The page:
In its December '08 cover story, FastCompany magazine writer Ellen McGirt provides a fascinating view into Cisco's evolving form. Once a stodgy, traditional, technology nuts-and-bolts company, Cisco, as McGirt unveils, is becoming perhaps the first Web 2.0 corporation. Web 2.0 as in home-grown super-charged tools employees develop and use, in its enablement of internal social networking in service of collaboration and innovation, and in its deliberate efforts to break down barriers between organizational ranks.
But perhaps even more important, Cisco is becoming a leader as an innovative corporation. If you look closely, you can already see the seeds of what's to come: Web 2.0 is merely a mid point--it is not a destination reached. It is an important part of the social infrastructure that enables people and companies to democratize their culture and transform traditional models, decision making processes, and structured chain of command into fast, agile, continually evolving.
And this change is instituted from the very to. John Chambers, Cisco CEO embraces the notion of a social culture and with Cisco's new organizational structure, sees the company's working groups as equally capable of leading the company. With blogs, internal networks, and open innovation, Cisco's people, in a way, have become part of the company's DNA.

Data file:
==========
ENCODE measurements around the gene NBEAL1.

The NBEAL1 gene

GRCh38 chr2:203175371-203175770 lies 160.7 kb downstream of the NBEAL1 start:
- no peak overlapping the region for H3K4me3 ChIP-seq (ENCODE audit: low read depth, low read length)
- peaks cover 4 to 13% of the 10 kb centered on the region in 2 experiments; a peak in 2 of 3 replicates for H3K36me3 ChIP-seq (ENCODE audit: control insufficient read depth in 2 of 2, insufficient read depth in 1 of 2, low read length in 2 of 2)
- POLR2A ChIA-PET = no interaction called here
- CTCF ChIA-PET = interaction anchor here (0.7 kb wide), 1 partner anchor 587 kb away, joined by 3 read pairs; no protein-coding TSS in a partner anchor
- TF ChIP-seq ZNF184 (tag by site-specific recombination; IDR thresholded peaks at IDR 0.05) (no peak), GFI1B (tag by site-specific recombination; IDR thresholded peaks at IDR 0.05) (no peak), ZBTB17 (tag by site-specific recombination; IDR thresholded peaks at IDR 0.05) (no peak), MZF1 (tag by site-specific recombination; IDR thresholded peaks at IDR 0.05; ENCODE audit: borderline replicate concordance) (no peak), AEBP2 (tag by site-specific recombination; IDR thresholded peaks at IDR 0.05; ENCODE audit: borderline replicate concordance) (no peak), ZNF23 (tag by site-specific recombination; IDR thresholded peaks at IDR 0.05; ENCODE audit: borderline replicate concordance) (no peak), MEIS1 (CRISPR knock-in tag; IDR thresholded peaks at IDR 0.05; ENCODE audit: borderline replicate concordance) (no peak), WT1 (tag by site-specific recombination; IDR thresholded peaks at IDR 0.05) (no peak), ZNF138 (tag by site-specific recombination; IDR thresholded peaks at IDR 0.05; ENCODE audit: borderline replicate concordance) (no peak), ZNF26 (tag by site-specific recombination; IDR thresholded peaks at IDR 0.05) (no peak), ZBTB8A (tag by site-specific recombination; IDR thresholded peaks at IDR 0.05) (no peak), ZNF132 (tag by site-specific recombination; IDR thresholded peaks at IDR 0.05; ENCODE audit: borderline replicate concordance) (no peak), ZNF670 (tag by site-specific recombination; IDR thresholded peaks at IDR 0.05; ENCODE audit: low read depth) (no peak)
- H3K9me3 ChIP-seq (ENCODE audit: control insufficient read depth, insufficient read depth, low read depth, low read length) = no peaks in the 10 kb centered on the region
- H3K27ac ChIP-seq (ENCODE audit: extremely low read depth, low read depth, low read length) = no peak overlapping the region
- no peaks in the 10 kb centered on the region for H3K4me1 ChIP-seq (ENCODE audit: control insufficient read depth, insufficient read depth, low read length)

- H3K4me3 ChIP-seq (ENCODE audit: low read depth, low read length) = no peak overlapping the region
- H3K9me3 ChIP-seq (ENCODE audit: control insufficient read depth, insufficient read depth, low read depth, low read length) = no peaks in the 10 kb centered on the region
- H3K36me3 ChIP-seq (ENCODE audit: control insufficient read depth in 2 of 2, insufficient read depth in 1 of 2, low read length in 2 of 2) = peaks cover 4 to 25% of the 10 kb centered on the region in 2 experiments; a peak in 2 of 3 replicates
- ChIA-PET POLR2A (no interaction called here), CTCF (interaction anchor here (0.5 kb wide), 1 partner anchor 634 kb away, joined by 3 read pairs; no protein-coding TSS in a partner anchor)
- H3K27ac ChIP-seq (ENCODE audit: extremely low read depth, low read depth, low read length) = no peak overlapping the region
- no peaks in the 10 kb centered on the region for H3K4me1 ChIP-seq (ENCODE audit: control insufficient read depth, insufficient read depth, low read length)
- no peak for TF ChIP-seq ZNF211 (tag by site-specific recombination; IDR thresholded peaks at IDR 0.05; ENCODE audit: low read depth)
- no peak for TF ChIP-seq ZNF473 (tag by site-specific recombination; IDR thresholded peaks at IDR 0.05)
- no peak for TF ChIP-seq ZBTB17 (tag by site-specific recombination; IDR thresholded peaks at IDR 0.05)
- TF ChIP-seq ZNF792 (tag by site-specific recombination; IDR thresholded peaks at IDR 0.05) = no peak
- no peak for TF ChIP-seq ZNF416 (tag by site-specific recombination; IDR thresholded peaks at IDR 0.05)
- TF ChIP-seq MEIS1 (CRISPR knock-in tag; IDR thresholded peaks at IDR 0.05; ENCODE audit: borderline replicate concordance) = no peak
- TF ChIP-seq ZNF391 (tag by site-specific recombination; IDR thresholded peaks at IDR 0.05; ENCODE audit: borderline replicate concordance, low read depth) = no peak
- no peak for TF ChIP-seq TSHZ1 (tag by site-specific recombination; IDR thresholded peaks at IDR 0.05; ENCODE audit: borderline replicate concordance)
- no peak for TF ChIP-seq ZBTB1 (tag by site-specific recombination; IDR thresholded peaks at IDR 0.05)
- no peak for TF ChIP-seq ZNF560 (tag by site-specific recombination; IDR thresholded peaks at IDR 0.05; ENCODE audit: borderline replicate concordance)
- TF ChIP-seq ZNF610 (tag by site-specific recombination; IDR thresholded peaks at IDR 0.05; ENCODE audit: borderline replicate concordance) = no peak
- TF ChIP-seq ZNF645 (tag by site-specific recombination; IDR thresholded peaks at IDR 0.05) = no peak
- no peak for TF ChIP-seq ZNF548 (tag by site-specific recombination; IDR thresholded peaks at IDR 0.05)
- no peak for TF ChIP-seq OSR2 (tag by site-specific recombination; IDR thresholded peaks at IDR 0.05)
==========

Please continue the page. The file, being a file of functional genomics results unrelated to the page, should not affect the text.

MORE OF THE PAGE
Perhaps the scariest notion for large corporations still hanging on to the old way of doing things is the idea of relinquishing control. Cisco understands that to survive and lead, it must surrender the old hierarchy and tightly controlled structure. "We want to add variability, not remove it." McGirt quotes Cisco's Chambers.
Since corporations are made of people--and the way people interact has evolved drastically with Web 2.0 and technological advancements of recent years--it has been long in the making that corporations will need to evolve as well. I am ecstatic to see Cisco's corporate innovation at work and will be tracking their transformation closely.